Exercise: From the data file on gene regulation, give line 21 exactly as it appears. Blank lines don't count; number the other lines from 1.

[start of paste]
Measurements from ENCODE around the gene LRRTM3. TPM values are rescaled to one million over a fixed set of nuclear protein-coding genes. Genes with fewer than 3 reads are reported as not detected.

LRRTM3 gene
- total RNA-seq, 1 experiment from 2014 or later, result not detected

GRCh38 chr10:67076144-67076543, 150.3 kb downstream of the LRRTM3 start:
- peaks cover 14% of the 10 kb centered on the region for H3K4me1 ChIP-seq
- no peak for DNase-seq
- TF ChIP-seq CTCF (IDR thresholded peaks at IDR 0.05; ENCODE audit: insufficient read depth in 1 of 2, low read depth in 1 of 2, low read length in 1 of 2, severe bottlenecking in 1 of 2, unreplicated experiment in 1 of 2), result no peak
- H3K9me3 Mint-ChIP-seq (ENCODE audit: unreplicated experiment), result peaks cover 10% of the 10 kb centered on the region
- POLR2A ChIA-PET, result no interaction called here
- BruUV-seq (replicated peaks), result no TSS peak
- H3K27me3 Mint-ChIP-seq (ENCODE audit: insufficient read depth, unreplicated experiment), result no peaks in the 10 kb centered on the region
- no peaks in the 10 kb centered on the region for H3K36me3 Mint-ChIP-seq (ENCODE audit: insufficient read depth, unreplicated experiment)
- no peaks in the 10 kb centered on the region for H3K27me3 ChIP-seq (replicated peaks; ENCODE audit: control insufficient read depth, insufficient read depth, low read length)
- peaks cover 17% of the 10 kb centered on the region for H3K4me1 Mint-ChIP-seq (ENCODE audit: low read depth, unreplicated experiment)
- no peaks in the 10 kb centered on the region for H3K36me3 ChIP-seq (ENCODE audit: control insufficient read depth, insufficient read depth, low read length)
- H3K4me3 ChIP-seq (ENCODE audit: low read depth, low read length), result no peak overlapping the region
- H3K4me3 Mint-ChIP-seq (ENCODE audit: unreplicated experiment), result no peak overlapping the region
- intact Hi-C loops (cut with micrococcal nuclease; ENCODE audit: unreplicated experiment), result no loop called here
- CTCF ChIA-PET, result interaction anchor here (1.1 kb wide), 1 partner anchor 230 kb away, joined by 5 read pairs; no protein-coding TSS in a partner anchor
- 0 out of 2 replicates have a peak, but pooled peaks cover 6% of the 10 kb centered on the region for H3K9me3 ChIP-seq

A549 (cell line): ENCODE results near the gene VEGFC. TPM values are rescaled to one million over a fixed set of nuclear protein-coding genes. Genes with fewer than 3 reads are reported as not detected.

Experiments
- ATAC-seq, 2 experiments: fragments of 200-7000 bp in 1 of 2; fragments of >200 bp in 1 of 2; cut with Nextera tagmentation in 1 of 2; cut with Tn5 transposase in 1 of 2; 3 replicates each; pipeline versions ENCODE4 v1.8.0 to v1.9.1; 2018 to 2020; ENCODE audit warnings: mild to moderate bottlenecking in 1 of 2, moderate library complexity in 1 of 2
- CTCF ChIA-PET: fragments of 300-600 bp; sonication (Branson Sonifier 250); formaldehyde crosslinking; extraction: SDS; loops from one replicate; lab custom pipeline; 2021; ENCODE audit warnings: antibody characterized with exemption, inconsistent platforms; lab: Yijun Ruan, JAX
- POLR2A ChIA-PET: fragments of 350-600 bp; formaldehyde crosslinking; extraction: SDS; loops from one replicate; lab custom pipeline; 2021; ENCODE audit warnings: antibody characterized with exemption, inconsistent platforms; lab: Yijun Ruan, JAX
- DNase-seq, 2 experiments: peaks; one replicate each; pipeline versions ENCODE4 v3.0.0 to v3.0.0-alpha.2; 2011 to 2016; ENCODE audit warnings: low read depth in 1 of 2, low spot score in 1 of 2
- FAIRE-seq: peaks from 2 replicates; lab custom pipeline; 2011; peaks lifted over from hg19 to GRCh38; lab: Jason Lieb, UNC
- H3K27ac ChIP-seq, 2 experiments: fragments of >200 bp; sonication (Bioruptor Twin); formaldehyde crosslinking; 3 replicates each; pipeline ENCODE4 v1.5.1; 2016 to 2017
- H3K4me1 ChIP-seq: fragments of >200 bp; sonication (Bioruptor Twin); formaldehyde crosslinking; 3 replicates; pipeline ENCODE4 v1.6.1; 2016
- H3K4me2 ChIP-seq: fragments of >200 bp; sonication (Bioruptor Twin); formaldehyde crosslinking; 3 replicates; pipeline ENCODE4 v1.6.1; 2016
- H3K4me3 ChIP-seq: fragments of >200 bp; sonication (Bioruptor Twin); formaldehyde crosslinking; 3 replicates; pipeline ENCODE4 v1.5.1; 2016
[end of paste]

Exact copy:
A549 (cell line): ENCODE results near the gene VEGFC. TPM values are rescaled to one million over a fixed set of nuclear protein-coding genes. Genes with fewer than 3 reads are reported as not detected.